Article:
#82 | Tuesday, September 18th, 2001
I was getting a shower when it was actually going on. I had read someone's away message asking if someone they knew was okay because they were working in the World Trade Center. Then I saw a headline saying that a plane had hit the WTC. I tried to get to the news websites but could not. Then my friends mom called and said that the WTC had been bombed. I was heading to class and heard that the Pentagon had been bombed. I went to class and took a quiz, but we were dismissed quickly after that. It finally stuck me that I knew people in New York. My mom works in a Federal Building in Nashville. My aunt lives near DC. So, obviously I was worried. Well, I called my mom and found out everyone was okay.
Rebecca | 19 | Tennessee

#83 | Tuesday, September 18th, 2001
i was on my way to work listening to a CD, and i had not turned on any broadcasting station. my mother called me and told me both WTC towers had been hit by commercial airplanes and the pentagon is on fire. i immediately knew it was a coordinated attack. after i arrived at work i saw all three buildings on fire on ABC. its one of those things where either you don't beleive it or you know the whole world just took a change for the worst. lets all hope and pray that the victom's families find the strength to get through this and that only the perpetraitors and their accomplices be made to suffer as a result of this horrific tragedy.
christopher | 24 | Michigan

#85 | Tuesday, September 18th, 2001
On the morning of Tuesday, September 11, 2001, I awoke to chaos--loud noise, darkness, and a stomach full of knots. I killed my alarm clock, slapped at the lights and shook my head. I wasn't quite awake and I couldn't quite remember why I'd set my clock for what was usually my bedtime.

By the time I remembered that I was scheduled to be on the Upper East Side by 5:30, I had fallen back asleep, jolted awake, and angrily cursed whatever civic commitment induced me to be a poll watcher in New York's primary elections.

I showered, grabbed a bagel, and hailed a cab.

At the polls, everything went smoothly. The poll workers were chatty, happy because the sun was bright and the sky was blue. Even the police officer fumbling through unfamiliar duty was smiling. I played with my new Black Berry and mass-emailed my friends, inviting them to that night's party, which i promised would be "fun in a jubilant, open bar sort of way."

My cell rang-- Em calling to tell me a plane just hit the World Trade Center, right outside her office window. She gave me the news, but we weren't concerned. It was a weird accident and a curiosity, but she was busy with election day work and I had my own distractions at the polls. We chatted for a minute and rang off with a cheery "I love you".

By then, news had started to spread. I was talking to the police officer about how the weekend promised great beach weather. "There's been an accident at the World Trade Center," he said. "Every officer in the city has been called down there."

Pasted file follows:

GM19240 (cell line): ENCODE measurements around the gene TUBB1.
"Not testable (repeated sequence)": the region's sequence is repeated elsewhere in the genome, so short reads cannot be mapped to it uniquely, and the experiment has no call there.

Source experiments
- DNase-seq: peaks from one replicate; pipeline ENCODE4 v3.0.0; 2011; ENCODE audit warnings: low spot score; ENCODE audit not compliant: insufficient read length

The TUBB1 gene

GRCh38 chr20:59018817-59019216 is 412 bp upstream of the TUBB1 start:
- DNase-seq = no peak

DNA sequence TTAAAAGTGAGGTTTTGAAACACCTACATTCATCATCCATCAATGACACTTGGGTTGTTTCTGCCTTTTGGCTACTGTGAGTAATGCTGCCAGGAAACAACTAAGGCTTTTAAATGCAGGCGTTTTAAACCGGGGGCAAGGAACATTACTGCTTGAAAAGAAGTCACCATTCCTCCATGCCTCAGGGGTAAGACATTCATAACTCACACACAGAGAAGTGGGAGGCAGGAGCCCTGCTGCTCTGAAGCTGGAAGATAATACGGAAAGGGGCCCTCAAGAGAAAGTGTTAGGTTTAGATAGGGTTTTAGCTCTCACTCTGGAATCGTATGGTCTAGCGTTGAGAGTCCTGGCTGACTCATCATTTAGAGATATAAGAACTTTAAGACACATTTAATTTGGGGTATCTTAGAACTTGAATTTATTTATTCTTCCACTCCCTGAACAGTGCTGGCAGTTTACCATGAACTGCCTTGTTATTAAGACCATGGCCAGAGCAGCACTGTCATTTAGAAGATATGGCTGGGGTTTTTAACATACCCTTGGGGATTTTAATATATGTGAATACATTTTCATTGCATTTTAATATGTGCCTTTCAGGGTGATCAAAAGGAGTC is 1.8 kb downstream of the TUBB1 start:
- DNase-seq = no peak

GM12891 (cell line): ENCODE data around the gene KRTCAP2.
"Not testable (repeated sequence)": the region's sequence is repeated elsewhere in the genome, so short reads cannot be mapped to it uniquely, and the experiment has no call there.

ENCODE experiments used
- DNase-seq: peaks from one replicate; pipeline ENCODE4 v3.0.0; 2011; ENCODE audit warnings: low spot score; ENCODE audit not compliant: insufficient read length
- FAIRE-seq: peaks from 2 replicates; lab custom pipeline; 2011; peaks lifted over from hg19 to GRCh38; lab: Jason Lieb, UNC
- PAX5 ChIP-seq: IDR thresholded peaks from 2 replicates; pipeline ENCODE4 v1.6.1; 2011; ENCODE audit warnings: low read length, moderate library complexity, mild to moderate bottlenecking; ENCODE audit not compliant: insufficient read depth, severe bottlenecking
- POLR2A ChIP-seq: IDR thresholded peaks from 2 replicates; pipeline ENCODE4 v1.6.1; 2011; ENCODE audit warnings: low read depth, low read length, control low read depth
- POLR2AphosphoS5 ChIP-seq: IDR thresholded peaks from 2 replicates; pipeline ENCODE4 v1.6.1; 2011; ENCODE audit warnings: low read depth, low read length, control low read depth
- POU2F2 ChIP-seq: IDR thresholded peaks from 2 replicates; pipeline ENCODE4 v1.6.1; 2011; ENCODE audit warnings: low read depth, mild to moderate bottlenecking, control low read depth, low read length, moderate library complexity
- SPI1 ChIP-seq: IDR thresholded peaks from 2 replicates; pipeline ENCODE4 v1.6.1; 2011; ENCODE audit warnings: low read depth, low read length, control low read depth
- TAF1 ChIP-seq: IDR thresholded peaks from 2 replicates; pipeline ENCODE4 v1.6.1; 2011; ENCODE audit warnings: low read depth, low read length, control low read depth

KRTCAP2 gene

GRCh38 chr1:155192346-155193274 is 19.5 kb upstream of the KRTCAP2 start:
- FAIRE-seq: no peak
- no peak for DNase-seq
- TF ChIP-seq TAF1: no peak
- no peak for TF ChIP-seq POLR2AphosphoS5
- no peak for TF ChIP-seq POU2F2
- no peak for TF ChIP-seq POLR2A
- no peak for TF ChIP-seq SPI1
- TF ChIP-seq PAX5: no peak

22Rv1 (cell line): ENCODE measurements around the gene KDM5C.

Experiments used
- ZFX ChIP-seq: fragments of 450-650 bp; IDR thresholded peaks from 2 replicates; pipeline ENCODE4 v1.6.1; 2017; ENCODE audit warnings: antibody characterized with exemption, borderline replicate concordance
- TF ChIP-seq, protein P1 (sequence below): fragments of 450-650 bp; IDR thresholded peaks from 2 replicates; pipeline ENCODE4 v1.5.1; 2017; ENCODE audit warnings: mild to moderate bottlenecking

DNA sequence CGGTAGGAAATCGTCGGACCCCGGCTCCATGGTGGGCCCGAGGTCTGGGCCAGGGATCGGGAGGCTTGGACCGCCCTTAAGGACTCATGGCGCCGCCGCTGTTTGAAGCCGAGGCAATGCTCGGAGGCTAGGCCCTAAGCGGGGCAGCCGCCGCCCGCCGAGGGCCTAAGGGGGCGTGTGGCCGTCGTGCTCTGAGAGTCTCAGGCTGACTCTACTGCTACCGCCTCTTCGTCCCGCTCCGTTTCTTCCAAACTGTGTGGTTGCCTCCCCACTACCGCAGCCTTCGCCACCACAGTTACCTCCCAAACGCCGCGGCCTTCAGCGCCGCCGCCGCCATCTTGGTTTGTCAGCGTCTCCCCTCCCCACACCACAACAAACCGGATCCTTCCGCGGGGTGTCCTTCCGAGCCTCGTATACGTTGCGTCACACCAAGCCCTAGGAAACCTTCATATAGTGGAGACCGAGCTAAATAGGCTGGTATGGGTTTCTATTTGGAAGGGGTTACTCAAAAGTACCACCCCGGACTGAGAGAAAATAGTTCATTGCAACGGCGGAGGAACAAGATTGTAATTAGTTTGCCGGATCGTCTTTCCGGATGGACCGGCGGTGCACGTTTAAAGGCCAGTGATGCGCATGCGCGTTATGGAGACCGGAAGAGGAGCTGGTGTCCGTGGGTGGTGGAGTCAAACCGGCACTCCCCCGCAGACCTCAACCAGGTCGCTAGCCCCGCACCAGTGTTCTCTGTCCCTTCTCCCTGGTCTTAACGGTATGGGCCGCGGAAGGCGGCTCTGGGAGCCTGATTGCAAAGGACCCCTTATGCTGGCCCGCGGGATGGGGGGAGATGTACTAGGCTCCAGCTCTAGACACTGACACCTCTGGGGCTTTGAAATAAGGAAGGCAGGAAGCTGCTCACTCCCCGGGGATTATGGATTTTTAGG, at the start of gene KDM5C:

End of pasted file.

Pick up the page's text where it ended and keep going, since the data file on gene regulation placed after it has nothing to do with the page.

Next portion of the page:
"So you have to go?" I asked.

"Nah, I'll keep an eye on things here," he replied.

More cell phones began to ring. In minutes, everybody knew about the plane.

Still, people were calm. Several poll workers tried to remember what year the Empire State Building was struck by a small plane. Somebody argued that it was in the 1980's. Everybody else laughed at her, including the police officer.

Soon the calls started flooding in. My cousin called. An ex-girlfriend. No, it wasn't terrorists, I told people. It was just an accident. Stop your worrying and stop jumping to conclusions. Still, when my cell stopped working and I couldn't reach Em, I started to get worried.

I left the polls, headed for downtown. I found the subways out and the streets starting to fill with stranded commuters and confused New Yorkers. Nobody had the full story.

I was headed for NYPIRG's offices down on Murray Street. I didn't know those offices were evacuated after they watched the towers collapse outside their windows. I couldn't get a cell line, and the pay phones were mobbed. When I finally got one, nobody picked up the number Em had left.

By then I knew something was wrong, but I couldn't figure out exactly what it was. I walked from the East 90s down through Central Park and into Times Square. The streets were all chaos. People stared at the giant TV screens in Times Square, which all showed flaming buildings and smoke. Others wandered in and out of traffic. A short man I took for a government bureaucrat by his short sleeve work shirt and cheap tie was shouting that people needed to give blood. An ambulance speeding on the wrong side of 34th Street almost crashed head first into a black SUV speeding in the opposite direction.

I realized that I would never find Em in the chaos. I got as far south as the 30s before deciding to head for a landline. I knew she would call me. I tried all her numbers from my apartment on 56th and Broadway. Nothing. My secretary told me Em had called the office four times, and I decided that would be the best place to wait.

I walked to work, much as I do every morning. I stopped by Saint Clare's to give blood. The streets housing the local precinct, a municipal court, and the hospital were all barricaded.

The streets grew more crowded. Cars had difficulty threading through the confused people that paid no attention to the traffic lights. On the corner of Ninth and 51st, I saw a woman struck by a red Explorer. The crowd shouted for the police and an ambulance quickly arrived. There was blood. I won't describe it, as I'm trying desperately to forget it. By the unhurried way she was placed on the stretcher, I took her for dead. I keep hoping I'm wrong on that one. Maybe the EMT was just being extremely careful.